James Montier: Keep your powder dry

Acclaimed value investor James Montier sees danger and opportunity in the markets.

James Montier is one ofthe world's most famous value investors, says Finanz und Wirtschaft. So it's no surprise that his mainworry for now is that many stockmarkets are "revoltingly expensive".

Montier made his name as an investment strategist alongsideAlbert Edwards at Socit Gnrale,and is also an expert in behavioural finance. He is currently working for GMO, the investment management group.

The US market is practically in bubble territory, Montier says. Europe looks cheaper, but even there the periphery is no longer compelling value. There are pockets of excellent value in emerging markets, but the reason these pockets are so cheap is that they're "terrifying".

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One is Chinese banks, which he daren't scoop up, given the scope for loans to turn bad. Russian energy stocks, on the other hand, he has been buying. They're ridiculously cheap, he says. Either the state will end up expropriating the shares, or they are worth a great deal more.

Korea is also worth a look. The government has been leaning on the chaebols, or big conglomerates, to up their dividends and ditch non-core businesses. The central bank may also take steps to weaken the currency, thus alleviating pressure on exporters beset by Japanese competition.

In general, however, Montier is content to keep 50% of his portfolio in cash and wait for setbacks on stockmarkets to throw up some bargains. As central banks have spent the past few years trying to blow up a new bubble, there should be plenty of those in the years ahead.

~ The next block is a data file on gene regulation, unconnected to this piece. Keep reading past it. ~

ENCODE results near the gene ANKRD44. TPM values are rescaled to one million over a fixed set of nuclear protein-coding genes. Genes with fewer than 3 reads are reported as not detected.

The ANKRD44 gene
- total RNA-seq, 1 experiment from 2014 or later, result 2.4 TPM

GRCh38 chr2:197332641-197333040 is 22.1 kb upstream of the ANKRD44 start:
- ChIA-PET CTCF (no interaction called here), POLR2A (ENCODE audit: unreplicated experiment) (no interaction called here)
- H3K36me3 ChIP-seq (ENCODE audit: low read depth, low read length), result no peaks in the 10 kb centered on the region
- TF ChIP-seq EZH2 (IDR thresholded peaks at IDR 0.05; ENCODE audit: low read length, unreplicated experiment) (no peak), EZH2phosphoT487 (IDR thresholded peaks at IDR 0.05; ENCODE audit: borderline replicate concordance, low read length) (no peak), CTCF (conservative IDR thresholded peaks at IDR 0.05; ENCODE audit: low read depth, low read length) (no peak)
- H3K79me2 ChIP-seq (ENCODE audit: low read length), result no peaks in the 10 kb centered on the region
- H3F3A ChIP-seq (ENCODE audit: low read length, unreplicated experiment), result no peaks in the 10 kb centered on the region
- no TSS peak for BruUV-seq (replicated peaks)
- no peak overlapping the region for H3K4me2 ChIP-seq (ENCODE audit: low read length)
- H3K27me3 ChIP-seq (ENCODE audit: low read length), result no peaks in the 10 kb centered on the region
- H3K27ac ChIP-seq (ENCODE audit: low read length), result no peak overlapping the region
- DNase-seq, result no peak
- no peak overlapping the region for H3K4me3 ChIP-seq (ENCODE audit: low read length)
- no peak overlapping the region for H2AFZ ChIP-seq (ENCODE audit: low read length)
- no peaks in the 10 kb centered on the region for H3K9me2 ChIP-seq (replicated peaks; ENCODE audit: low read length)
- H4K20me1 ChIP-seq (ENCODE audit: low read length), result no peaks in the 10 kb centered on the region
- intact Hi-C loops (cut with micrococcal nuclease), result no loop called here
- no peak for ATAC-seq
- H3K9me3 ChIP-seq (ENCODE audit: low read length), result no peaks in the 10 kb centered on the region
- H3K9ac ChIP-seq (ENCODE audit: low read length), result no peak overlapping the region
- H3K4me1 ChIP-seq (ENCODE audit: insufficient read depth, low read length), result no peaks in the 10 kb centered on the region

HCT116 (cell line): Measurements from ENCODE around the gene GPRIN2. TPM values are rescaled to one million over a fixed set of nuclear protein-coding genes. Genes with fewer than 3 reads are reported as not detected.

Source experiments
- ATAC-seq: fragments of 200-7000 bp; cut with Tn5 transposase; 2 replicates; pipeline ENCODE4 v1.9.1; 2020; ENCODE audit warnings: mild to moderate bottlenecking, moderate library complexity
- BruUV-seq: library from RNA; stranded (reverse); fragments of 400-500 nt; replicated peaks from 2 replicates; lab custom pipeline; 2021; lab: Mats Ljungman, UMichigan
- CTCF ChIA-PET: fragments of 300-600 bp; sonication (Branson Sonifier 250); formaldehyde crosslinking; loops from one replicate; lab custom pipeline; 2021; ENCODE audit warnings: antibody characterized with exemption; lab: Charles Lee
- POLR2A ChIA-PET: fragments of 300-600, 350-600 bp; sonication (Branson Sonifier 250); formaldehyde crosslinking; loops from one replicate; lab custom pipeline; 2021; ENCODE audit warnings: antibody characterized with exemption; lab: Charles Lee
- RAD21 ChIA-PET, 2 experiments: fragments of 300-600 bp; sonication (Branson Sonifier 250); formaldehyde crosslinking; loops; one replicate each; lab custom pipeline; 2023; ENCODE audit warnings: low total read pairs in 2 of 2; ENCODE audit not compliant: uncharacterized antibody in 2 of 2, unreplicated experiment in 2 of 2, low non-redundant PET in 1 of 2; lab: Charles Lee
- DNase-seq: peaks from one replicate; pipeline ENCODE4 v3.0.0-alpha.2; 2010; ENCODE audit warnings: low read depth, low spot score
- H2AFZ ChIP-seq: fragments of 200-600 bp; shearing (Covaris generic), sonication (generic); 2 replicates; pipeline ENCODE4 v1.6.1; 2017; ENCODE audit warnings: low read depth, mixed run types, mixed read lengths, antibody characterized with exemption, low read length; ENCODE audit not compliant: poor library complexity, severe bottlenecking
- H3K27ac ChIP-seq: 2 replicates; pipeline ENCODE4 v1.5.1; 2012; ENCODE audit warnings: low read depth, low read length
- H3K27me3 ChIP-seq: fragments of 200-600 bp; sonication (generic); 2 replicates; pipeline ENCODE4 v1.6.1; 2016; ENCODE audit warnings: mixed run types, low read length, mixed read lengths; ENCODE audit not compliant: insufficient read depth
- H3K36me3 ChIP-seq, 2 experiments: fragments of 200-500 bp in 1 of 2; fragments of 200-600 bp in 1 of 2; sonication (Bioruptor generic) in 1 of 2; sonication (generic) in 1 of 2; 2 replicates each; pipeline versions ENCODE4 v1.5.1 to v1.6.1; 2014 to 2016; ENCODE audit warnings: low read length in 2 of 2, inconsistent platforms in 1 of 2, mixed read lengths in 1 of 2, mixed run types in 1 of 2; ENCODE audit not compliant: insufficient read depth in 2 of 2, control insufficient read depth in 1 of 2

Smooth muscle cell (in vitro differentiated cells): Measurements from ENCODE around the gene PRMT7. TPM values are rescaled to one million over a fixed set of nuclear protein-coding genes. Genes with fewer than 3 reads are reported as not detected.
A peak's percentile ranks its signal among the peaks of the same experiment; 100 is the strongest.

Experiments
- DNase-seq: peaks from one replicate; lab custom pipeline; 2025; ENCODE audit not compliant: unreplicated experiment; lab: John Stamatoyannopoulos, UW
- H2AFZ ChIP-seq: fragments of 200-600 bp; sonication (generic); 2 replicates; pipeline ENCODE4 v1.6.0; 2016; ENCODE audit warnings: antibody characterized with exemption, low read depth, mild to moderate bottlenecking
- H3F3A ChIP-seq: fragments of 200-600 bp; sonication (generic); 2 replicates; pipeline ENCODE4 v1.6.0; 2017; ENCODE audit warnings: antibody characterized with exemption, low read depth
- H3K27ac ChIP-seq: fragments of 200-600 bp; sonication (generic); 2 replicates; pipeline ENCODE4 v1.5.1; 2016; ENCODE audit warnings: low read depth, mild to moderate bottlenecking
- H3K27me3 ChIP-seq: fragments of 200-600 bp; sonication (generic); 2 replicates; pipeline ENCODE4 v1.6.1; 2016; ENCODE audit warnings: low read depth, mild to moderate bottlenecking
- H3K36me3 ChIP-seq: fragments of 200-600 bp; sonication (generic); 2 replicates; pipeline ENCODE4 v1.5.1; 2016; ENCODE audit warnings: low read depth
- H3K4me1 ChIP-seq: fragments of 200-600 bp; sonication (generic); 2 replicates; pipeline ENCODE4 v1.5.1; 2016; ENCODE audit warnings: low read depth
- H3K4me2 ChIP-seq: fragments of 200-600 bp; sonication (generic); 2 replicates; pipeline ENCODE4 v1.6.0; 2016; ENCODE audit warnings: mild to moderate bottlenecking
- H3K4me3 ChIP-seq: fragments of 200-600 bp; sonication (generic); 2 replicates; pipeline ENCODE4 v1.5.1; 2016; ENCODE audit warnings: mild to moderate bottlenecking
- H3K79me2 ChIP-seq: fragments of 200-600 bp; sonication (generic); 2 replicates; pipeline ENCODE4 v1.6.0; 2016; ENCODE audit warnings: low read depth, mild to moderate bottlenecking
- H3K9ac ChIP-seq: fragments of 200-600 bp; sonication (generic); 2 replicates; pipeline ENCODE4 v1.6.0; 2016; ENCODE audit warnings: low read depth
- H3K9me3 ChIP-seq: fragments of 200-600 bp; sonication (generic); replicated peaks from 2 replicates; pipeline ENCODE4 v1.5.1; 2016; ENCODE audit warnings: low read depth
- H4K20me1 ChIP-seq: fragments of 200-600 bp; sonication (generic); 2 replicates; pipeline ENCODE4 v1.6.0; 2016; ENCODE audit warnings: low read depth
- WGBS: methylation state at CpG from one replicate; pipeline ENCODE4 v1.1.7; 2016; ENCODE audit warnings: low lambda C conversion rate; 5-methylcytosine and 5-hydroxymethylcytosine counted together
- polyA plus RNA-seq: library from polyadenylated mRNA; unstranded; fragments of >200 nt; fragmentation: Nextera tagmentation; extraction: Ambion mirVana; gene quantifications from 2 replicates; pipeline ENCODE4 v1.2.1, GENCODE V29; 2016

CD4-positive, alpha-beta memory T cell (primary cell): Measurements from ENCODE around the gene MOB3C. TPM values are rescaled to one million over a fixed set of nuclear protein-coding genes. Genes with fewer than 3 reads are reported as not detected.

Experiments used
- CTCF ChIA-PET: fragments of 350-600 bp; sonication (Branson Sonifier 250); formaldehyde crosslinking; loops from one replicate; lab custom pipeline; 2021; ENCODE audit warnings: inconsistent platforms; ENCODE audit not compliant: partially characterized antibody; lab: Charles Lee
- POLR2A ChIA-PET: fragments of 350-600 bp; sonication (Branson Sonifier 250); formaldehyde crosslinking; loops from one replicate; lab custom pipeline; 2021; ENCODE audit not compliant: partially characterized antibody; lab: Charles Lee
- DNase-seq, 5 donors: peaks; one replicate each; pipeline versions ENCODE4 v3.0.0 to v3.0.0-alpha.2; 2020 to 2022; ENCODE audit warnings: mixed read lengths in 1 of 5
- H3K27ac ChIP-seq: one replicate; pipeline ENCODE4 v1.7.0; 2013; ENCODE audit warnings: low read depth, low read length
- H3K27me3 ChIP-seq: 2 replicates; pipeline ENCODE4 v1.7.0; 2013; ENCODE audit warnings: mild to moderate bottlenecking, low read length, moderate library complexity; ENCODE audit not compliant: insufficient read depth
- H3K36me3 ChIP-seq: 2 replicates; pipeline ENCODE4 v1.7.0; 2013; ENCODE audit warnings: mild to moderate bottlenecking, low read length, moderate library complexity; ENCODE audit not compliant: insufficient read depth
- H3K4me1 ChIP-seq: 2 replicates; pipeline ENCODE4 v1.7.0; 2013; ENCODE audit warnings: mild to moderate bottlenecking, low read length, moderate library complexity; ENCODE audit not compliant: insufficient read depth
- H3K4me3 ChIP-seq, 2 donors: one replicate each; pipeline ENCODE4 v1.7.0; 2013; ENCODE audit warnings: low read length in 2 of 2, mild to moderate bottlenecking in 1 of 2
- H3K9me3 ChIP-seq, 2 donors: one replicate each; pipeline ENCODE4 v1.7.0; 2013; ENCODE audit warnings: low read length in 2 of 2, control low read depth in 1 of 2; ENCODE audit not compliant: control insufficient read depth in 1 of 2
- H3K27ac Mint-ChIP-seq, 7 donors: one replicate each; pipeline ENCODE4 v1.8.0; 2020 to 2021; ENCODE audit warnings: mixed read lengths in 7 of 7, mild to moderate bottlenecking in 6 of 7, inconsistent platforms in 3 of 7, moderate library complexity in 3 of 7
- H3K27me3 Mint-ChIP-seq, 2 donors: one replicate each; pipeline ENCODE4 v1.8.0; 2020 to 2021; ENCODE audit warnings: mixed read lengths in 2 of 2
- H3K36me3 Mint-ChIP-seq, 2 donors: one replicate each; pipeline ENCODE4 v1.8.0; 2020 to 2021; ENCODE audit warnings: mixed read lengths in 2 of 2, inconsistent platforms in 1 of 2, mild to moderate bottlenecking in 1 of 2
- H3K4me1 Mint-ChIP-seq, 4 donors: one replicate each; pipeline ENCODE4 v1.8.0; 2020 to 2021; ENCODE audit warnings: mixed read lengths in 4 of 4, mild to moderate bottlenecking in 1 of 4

Andrew Van Sickle

Andrew is the editor of MoneyWeek magazine. He grew up in Vienna and studied at the University of St Andrews, where he gained a first-class MA in geography & international relations.

After graduating he began to contribute to the foreign page of The Week and soon afterwards joined MoneyWeek at its inception in October 2000. He helped Merryn Somerset Webb establish it as Britain’s best-selling financial magazine, contributing to every section of the publication and specialising in macroeconomics and stockmarkets, before going part-time.

His freelance projects have included a 2009 relaunch of The Pharma Letter, where he covered corporate news and political developments in the German pharmaceuticals market for two years, and a multiyear stint as deputy editor of the Barclays account at Redwood, a marketing agency.

Andrew has been editing MoneyWeek since 2018, and continues to specialise in investment and news in German-speaking countries owing to his fluent command of the language.